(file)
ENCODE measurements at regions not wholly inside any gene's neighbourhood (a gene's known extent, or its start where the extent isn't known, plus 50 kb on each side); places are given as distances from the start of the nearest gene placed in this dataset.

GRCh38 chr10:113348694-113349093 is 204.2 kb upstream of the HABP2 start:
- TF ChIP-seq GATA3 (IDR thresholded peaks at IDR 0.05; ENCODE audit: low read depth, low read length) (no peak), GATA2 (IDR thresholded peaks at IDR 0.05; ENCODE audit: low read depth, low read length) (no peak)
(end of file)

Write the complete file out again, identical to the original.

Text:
ENCODE measurements at regions not wholly inside any gene's neighbourhood (a gene's known extent, or its start where the extent isn't known, plus 50 kb on each side); places are given as distances from the start of the nearest gene placed in this dataset.

GRCh38 chr10:113348694-113349093 is 204.2 kb upstream of the HABP2 start:
- TF ChIP-seq GATA3 (IDR thresholded peaks at IDR 0.05; ENCODE audit: low read depth, low read length) (no peak), GATA2 (IDR thresholded peaks at IDR 0.05; ENCODE audit: low read depth, low read length) (no peak)